[Music] Everything can be improved, iterated and refined. And if you don't think that's true, maybe you haven't analysed it enough. Calculated choices, carefully considered, absolutely analytical. Analytical is part of the Engineered Network. Support our shows, including this one, one, head over to our Patreon page and for other great shows, visit today. I've been working on this idea, a hierarchy of focus, John's hierarchy of focus, I guess you could call it that. It all started with one of my favorite quotes from Steve Jobs, "Focus means saying no." And the context that he was mentioning that in was more related to products and features for those products. Our time is precious. Time is precious. It goes before you know it. And that's what's buried within that statement. So if you can classify productive time in an organisational context, let's say group work, maybe, how would you group that? Because I think there's about four different time groupings as in an average day, you could, time would fall into one of these buckets in terms of productive time. So, you've got collaborative time, like meetings, group discussions, that sort of thing. You participate a little, you absorb a little, participate some more, absorb some more, collaborative time. Then there's planning time, and that's usually the individual, planning what needs to be done sometimes, consulting with others. But generally, it's a solo task. Then there's consulting time, obtaining information and direction from specific individuals. That is, you know, you're disrupting others to further a requirement that you have upon yourself, but you need to consult with others, specific other people in order to deliver it. That's the consultation piece. But the last one is lockdown time, and that's purely an individual with full focus on a task, a specific task at hand with minimal distraction. The others, they're interesting, but not as interesting, at least not for this episode. I really want to focus on lockdown for a time, but we'll circle back to that as we get closer to the end. Getting back to focus, though, for a few minutes and how it relates as a principle, I mean, basically speaking, I think it's very handy as a way of cutting through the myriad distractions and deprioritisations and reprioritisations and prioritisations. So, for me, you know, saying no to something to get focus, no applies on every level, you know, well, I mean, it can apply on every level if you want it to. Apart from the distractions that come from your own biology, such as lack of sleep or not enough stimulants or too many stimulants, probably, basic bodily functions? Leave that one there and so on and so on. You know, let's cut that out of this discussion. I'm not interested. It exists. We acknowledge it. Everyone deals with that. It's fine. Not interesting. What you consume does affect your focus as well, you know, but again, a well-balanced diet, being fit and healthy, that helps your focus too. But this isn't a healthy eating or exercising podcast, it really, really, really isn't. So let's focus on the single biggest source of distraction Once you take all that other stuff away Distractions that deviate you from your focus come essentially in the form of communication Now, if you cut away and block out the entire world from the task at hand You end up with that conclusion that all distractions beyond self-distraction and procrastination are from communication So let's focus on communication distractions to our focus So these days there is an ever increasing number of distractions And we have, I suppose, I like to think four levels of communicative distraction There's good old fashioned email, instant notifications or IMs, instant messages If you'd like before call them IMs, that works, phone calls and I suppose that includes FaceTime, but in any case, and then there's In Your Face Now, these are the ones I'd like to rank in terms of a hierarchy of focus where four is the least distracting, which is where we'll begin, and one which is the highest, most distracting kind of distraction So if you're a one, it's hard to escape Let's start at the bottom, email, number four. Email was the first really major use of networking for businesses in particular. Being around for decades, it was originally sort of intended to replace office memos. Now, for those of us who have been working long enough, there were these things called in trays and out trays on people's desks, you know, just a tray with sides on it, usually made out of like, you know, plastic or wood, I guess. Anyway, and you'd have these memos and you could have a carbon copy sheet or multiple carbon copy sheets with other layers of paper underneath. And as you wrote down, press down hard on your ballpoint pen, you know, you'd leave a mark on the carbon copies. And so you'd write this memo, "Hello, Bob, please stop writing memos. Sincerely, John." And then you'd go and send, put physical copies of your memo, the original and the carbon copies on those desks in their inboxes or sorry in trays in trays for those people that you carbon copied. So the electronic form of that was so easy to send to multiple people that's exactly what happened. People just copied everyone even if they weren't directly affected. I mean here's here's a hypothetical example. Oh I should just copy Bob. He was involved that project two years back. He might be interested in today's information. Oh I know I should copy my boss just so he knows what's going on FYI. Sounds fine. Plus the person I'm sending it to, to their boss, their project manager and the other developer and blah blah blah blah blah and oh my god I just sent it to 20 people. Thanks. Now I get about 75 emails in my work inbox alone every day, most of which don't require response. I'm just copied as an FYI. But the problem is every single one of them I do need to read it and comprehend it and then decide if I've got to do something with it. And that takes time. And that distracts me from my focus, time I can't burn because I'm trying to focus. So turning off email for me looks like muting all notifications from my iPad, my iPhone, my laptop, and ultimately it means I can't see if emails are coming through in real time. And that's the point. It's down to my own nerves, I suppose, to not, to resolve to not check my emails. Because I could still look, the icon's just there. Just got to click on it, just got to click on it. Nope. Fight the urge. Avoid that habitual refresh of my inbox and my email. But, you know, is that OK? Because I think most people expect emails aren't real-time communication, so they don't expect a response immediately, even if they set an important flag on the email, the big red exclamation mark, like who cares? Does that really make a big difference? I mean, if I get five emails a day like that, I just, you know, it's become a devalued identifier, but never mind that. So if I don't respond for a day, it's probably okay, if I don't respond for a few days, it's probably annoying maybe to those people who did have urgent-ish emails. If I don't respond to a for a week, it's probably pushing the friendship a little bit there but overall it's okay. The risk of offending people is relatively low because expectations have been set early on but the benefit of eliminating that distraction is great and it's real and the more email you get generally, the more gain you'll get from turning off your email. For a lot of people though, it's a hard habit to break. Let's talk about instant messages or instant notifications. Number three on our list. There are so many different messaging platforms out there these days. I'm not gonna list them all. I don't even think I could if I tried. So I'm not gonna try, just not gonna do it. I'll list the big ones, Twitter, Facebook, Snapchat, Tinder. Maybe, just depends on you, I suppose. I mean, instant messages sent directly to you, not Bob the Builder just built another dodgy house and posted a stupid photo of the house. Like it just that's so annoying, God, I don't know, really I don't care about Bob's house and it's a stupid photo, whatever I'm not counting email notifications, Alex, we kind of talked about them There's a difference when you get a personally directed message It's a cut above just an email and it's generally shorter to the point one, one would hope to the point and it's directed specifically to you It's personal, you know, and there's more of an expectation that you're going to respond You know, it's fine, right? It's just a, it's just like a really quick verbal conversation, you know Except you're typing and typing requires more cognitive load than it, than talking does, at least for most people, and when you think you're done with a conversation, it doesn't mean you are So you're like, see you later, you type and hit send and think that's the end of it, you put your phone down you start refocusing on what you're going to do and then it's another message back. Oh stop what you're reading pick up your phone have a look at it and probably respond again and blah again and around and around we go. Now if you don't respond to an instant message in a little while there's I guess it's kind of two flavors. There's systems of instant messaging that track when you've read the message and there's others where the other person doesn't know that you've read their message. So if you can turn off those read receipts, do it, just do it It just makes you look like a jerk when you've read the message They know you've read the message, but you choose not to respond You know, turn it off, leave it off, the read receipts, just leave it off Set those expectations early on in your texting relationship And you'll thank me later for that one If, assuming you've done that and someone instant messages you you choose not to respond, what's the damage? Well, in a few minutes, they'll probably forget about it anyway. In a day, it's ancient history. It'll annoy people more, I suppose, if you ignore their email, but not too much, especially if you turn off your read receipts first. Jeez, I don't know. So how to turn that off is just like email. Take the applications instant messaging you and turn off their notifications or if there's too many switches to switch off, to mute them just on your device, just go to do not disturb mode. that pretty much every device these days has got a blanket, do not disturb, but you get no notifications. Now the risk of offense I think is slightly higher than an email, but not by too much. The benefit of that eliminated distraction is great and it's just as real as email. And it's actually worse, especially for a lot of younger people that have grown up with messaging at their fingertips. So for me, being an older guy, I started out with ICQ and that was kind of where it all started to go wrong, I think for instant messaging. And now it's just everywhere. Everything's got instant messaging built into it. The more instant messages you get generally, the more you're gonna gain from turning those off. For a lot of people though, this is actually a harder habit to break than shutting out email. It feels that little bit more personal and it's a little bit more difficult to let go of it. Gonna talk about phone calls, that's number two. People, yes, people still make phone calls. Yes, they do. It's been around for a hundred years. When the phone rings, you answer it. But only in the last 30 or so years has it been impossible to call you wherever you go, wherever you are, any time of the day or night. That level of accessibility is very hard for a lot of people to resist. So, it's above text messaging because it's like tap, tap, tap, ring, ring, ring, "Are you there?" And they're kind of testing that instinct. You know, "Am I going to let the phone ring? Do I answer that?" Of course, there's always the option to send it to voicemail. And if you're trying to avoid people, then send them to voicemail, I guess. Either when they call, you know, you, what do they call it? Call screening. That's what they call it. Or you could just divert them all to voicemail, I suppose. Either way though, it's problematic because, you know, you'll start to get offended. I mean, you'll start to offend other people if you just divert all the calls to voicemail all the time, especially if it's your boss, because it's a blind forward. You don't know who it is. I mean, there's an expectation in business that whilst emails and instant messages might not require an immediate response, if I call twice or three times, then it's urgent and I probably need you to pick that phone up and answer it. That said, the phone ringing suggests they're not in the same room as you, which means they can't technically tell if you're there or not looking at the phone ring. For people who get lots of phone calls, I mean, I'll get about an average of 20 on an average workday, for example. It gets quite frustrating when you're trying to concentrate. If you answer that phone, then you're stuck with a conversation. And you know, I don't mind conversations, but let's just go through this. We're going to have a conversation now, you and me. Let's go. Let's do the pleasantries. Good morning. Hi, how you doing? Nice weather we're having, blah, blah, blah. Then you get onto the nut of what they actually want from you. Once you've figured that out, you need to try and answer them or try to give them what want or what they need or if you can't give it to them on the spot then you have to make a commitment that you'll get them something that they want or that they need at some point in the future and then you end up committing to a timeline or a deadline or blah blah blah. Then there's usually a few more pleasantries, well it's been great talking blah blah blah and then hang up and hopefully that's the end of that and they don't call you back. Once you've finished with the phone call usually you end up making a couple notes if you hadn't and taking them during the phone call, set up a couple of reminders. Oh, wait, here comes the next phone call. See, I have a policy that I'll answer calls when I'm not in a business critical meeting. So I have answered phone calls in meetings if I don't think they're business critical. If I'm not in training or giving training, which I often do as well, if I'm on call no matter what or when, I will always answer the phone because, well, I'm on call that week, so I got to. It's part of the job. And it's during business hours, I will answer that call. subject to the previous criteria. Now, your list of rules is probably going to vary. That's just what I do, but you know, when I put myself into a self-imposed lockdown, that I'll talk more about in a minute, I only answer if it's my boss or if it's about a pressing issue that I'm already aware of. I'll also send the rest of voicemail. I'll call screen them, right? I know who these people are. I know their phone numbers. I will send them the voicemail, and if they don't leave a voicemail, I won't call them back because if it was important, they would have left a voicemail. So I think people get very annoyed if you repeatedly and consistently ignore just their specific phone calls, but it's also relative to your position. I find that people with higher positions in companies get cut a lot more slack and the lower you are in the hierarchy, the more the expectation there is that you'll just drop everything and answer that phone. So I think repeatedly screening calls from the same person carries a definite risk you're going to offend that person since there's no chance to provide context for that person as to why you're not answering the call. But generally, it's just not much more offensive than ignoring instant messages. And there's a huge saving in terms of focus to be had in sending all of your calls to voicemail. But if you do, I think I'd advise some caution and that's why I kind of prefer call screening and then I'll regularly check my voicemails just as a bit of a better balance And so now we're down to In Your Face number one And sometimes I call it cubicle bombing They're not literally bombing, clearly, figuratively and even that's not a really good figurative example, anyway For added impact, these people don't just wander up to your cubicle. Sometimes they hunt in packs. That's right. The more, the merrier, right? Two, three, four people show up at your cubicle. Wow, you can't ignore that, can you? There you are, minding your own business, being totally productive, presumably. Trying to get that work done and they stand there and they look at you, tap you on the shoulder, they talk loudly next to you. They know that you know that they're there, but they're pretending that they don't know that you know that they're there so they're just going to stand there and just edge closer glare a little bit maybe maybe even grind their teeth or you know loud cough, loud breathing, you know, crack knuckles, something, anything just to get your attention but you already know they're there you're just ignoring them hmm thing is we're social animals and we really typically don't like to offend other people I mean I guess there's some people that just love to do that but you know generally we don't right We don't. If you're like me, you tend to wear your emotions on your sleeve, though for me that's as much a conscious choice as it has become a habit. I think that most people need to know that you're busy and you can't really talk, but rather than come across as impatient or disinterested, I'm getting more direct in my old age. I'll just be firm and say, "I need to finish this email report whatever for insert name of important person here. So can I drop by and see you later or something like that? Most people are going to respect that but it won't take long and yeah, sure it won't and there you are an hour of your time or longer is just gone with that conversation. Some people think that work is just going and talking to other people. Sorry to break it to you, that's not really work for 99% of the workforce I'd say, pretty much any, pretty much of the time really in any given day. And even if you might say, "Oh, well, what if you're in human resources?" Well, that's not really true either since there's plenty of paperwork and data entry that they do as well. So then there are the ones that just won't leave no matter what you say, no matter what you do. And I'm not saying I've tried all of these, but here's a few things I've seen other people pull to get around those sorts of people. Faking, getting a phone call on your mobile. Seen that happen quite a few times. Needing to visit the restroom, washroom, bathroom, doesn't matter what you call it, It's the same thing. Don't really need to go, but you gotta go. Anyway, having a help me sound or gesture or something and your cubicle mate has clued in on this. You've prepped them beforehand and you said, "If I make this sound, come and rescue me. "It's important, it's urgent. "You gotta get me now." And get them to come and help. I haven't actually done that one, but I've seen people do it. It's kind of cool. I'm priceless. Nevermind that. People generally come to see you though, these days, I find, as a last resort, not the first. Didn't used to be that way, but it is now. And that's both good and bad. It's good because it means you've got a hierarchy to go through before you end up at visiting the cubicle, but it's bad because it means that people show up and there's an absolute expectation you will drop what you're doing. And the truth is I've found if they can find you, just ignoring them is going to offend them and telling them to go away will probably also offend them. So, if you need focus rather than offend these people, you just need to find a way to make yourself harder to find. And that's the truth, you know. So, I've thought about this a lot, what is it about distractions when you're trying, when you're in lockdown, you're trying to get work done? What is it that annoys me so much? Because this annoys me so much. It's like when someone needs something from you, it's all about them It's about what they want, about what they need It's not about making your life easier My life isn't gonna be made easier, it's gonna be made harder What do you need from me today, you know? Why are you here? Because that's all they do They distract you from the task that you care about The task that you have either a KPI or a metric Your boss has asked you to do something You have to deliver stuff too. You're not just there to be the answer all person, you know So they're distracting you from the tasks that you care about They make you refocus on the task that they care about And the truth is that when they distract you, they almost always win and you almost always lose And the flip side is pretty clear as well What about when you need something from someone else? Do you have the right to distract them? I mean, if you do, because they're the nominated person, then what's the right way to do it? Put the shoe on the other foot and think about it, don't be a jerk, you know It's food for thought, and I think that if you need to get something done and you need to focus you need to say no and put yourself into a lockdown, self-imposed lockdown That's what I think you should do, because you eliminate the distractions that are going to cause you the minimal amount of offense to other people and maximize your potential for distraction-free time which is what you need for focus. So I suggest the following. One, get out of the office or if you can't find a quiet place outside of the office, then find a quiet place somewhere in the office but somewhere where you don't normally go and people don't think to go and look for you, you know. Find a quiet spot to work without distraction because if they can't find you, they can't get in your face. Screen your phone calls. That's number two. Don't just send them all to voicemail but screen them. If they're important from someone important, then answer them. And if it is from someone important but it's not urgent, then find out early in the phone call and try and get it over with as quickly as you can because that just distracted you from your focus. Now go to, the third one is obvious, instant messaging. Just go to do not disturb on your device or turn off your instant messaging notifications because that's a huge distraction. And then finally, turn off or don't and don't check your email. It's not an or, it's an and. Don't check it. I know you want to check it. Don't check it. Now, even if you don't do them all, do as many as you can in that hierarchy. Because in the end, focus does mean saying no. And it really does mean saying no on all levels And sometimes it means saying no without saying it at all And making yourself unavailable for a period of time Even a short period of time That's all you need to get the focus you need to get that job done If you're enjoying Analytical and you want to support the show You can like one of our backers, Chris Stone He and many others are patrons of the show via Patreon, and you can find it at or one word. So, if you'd like to contribute something, anything at all, it's all very much appreciated. Accept nothing, question everything. It's always a good time to analyze something. I'm John Chirgy. Thanks so much for listening. [Music] [MUSIC]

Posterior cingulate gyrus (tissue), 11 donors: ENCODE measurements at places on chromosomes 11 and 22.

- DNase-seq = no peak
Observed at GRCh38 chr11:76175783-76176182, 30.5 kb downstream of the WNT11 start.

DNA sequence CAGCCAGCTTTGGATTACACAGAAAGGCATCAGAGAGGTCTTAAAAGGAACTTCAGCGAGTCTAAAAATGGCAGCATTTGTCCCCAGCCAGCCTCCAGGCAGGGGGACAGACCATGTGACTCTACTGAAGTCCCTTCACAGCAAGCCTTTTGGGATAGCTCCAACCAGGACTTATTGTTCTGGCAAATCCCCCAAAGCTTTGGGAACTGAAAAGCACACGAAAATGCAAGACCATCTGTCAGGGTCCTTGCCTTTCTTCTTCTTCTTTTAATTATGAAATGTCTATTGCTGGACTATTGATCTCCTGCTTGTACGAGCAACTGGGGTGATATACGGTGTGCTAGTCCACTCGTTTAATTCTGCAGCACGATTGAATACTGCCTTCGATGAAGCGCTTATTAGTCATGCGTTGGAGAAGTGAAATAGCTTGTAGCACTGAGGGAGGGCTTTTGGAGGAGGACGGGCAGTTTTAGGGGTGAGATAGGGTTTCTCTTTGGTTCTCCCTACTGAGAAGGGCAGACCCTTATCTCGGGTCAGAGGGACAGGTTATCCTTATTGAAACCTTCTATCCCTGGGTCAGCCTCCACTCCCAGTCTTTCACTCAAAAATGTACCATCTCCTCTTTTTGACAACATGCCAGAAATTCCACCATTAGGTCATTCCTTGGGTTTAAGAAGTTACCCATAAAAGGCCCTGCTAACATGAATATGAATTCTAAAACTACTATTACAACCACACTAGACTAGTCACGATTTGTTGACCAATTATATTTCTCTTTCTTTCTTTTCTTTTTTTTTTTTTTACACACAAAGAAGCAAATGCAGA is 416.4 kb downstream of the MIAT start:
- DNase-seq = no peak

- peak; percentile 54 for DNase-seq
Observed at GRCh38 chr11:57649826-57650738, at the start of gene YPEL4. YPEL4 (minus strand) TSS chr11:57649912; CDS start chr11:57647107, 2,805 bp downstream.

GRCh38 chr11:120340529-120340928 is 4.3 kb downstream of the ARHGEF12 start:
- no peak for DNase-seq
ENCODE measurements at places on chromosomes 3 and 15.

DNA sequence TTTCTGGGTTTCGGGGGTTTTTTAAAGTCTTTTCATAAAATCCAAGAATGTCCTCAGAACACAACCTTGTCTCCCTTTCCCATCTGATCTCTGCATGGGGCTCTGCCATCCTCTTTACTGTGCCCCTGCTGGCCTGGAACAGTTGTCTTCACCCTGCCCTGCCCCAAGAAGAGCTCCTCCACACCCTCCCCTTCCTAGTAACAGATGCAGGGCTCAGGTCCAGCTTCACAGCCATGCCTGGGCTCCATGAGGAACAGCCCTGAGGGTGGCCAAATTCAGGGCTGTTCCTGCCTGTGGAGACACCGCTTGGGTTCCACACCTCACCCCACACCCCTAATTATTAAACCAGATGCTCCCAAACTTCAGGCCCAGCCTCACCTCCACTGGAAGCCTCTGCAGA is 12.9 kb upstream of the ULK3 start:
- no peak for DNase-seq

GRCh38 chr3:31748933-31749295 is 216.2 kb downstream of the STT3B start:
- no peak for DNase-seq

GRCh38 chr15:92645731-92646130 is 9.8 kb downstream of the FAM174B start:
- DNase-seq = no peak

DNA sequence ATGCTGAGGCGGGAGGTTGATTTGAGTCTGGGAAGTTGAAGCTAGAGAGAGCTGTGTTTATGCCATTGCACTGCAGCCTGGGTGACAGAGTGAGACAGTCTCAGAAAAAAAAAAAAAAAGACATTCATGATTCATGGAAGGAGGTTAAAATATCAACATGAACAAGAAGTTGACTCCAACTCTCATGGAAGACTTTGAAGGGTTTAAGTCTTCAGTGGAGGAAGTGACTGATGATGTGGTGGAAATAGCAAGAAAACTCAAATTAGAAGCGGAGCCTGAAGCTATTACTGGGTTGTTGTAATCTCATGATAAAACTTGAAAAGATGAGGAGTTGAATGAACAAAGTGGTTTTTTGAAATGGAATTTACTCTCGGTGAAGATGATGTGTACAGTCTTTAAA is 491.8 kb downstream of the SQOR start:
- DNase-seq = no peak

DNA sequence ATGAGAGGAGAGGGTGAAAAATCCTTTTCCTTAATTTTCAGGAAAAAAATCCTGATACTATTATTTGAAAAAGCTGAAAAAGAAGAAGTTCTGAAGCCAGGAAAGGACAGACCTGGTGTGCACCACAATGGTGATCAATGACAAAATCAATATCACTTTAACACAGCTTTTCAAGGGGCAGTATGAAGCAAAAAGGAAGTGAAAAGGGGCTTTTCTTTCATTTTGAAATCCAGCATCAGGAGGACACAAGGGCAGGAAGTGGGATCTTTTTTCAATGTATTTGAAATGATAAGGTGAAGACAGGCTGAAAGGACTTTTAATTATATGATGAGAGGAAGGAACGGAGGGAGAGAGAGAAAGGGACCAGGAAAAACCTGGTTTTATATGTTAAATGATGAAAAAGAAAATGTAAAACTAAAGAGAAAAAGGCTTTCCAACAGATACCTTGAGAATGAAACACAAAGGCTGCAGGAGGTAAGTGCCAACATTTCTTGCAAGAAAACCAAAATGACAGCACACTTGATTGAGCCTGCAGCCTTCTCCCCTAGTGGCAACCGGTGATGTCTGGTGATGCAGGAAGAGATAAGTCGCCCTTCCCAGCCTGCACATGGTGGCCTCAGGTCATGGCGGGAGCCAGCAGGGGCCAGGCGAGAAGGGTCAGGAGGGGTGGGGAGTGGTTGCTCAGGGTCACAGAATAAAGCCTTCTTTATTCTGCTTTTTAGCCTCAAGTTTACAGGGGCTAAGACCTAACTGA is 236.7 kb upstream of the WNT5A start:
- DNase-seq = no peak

Duration 25 minutes and 7 seconds Direct Download

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John Chidgey

John Chidgey

John is an Electrical, Instrumentation and Control Systems Engineer, software developer, podcaster, vocal actor and runs TechDistortion and the Engineered Network. John is a Chartered Professional Engineer in both Electrical Engineering and Information, Telecommunications and Electronics Engineering (ITEE) and a semi-regular conference speaker.

John has produced and appeared on many podcasts including Pragmatic and Causality and is available for hire for Vocal Acting or advertising. He has experience and interest in HMI Design, Alarm Management, Cyber-security and Root Cause Analysis.

You can find him on the Fediverse and on Twitter.